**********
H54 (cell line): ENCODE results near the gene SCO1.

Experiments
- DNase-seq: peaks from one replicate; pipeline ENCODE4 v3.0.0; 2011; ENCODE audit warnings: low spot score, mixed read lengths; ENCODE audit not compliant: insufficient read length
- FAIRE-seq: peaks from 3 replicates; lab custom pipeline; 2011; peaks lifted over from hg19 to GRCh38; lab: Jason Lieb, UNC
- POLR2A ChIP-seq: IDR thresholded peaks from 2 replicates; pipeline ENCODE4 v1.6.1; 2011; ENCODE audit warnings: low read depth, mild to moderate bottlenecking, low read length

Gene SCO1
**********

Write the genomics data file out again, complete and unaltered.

H54 (cell line): ENCODE results near the gene SCO1.

Experiments
- DNase-seq: peaks from one replicate; pipeline ENCODE4 v3.0.0; 2011; ENCODE audit warnings: low spot score, mixed read lengths; ENCODE audit not compliant: insufficient read length
- FAIRE-seq: peaks from 3 replicates; lab custom pipeline; 2011; peaks lifted over from hg19 to GRCh38; lab: Jason Lieb, UNC
- POLR2A ChIP-seq: IDR thresholded peaks from 2 replicates; pipeline ENCODE4 v1.6.1; 2011; ENCODE audit warnings: low read depth, mild to moderate bottlenecking, low read length

Gene SCO1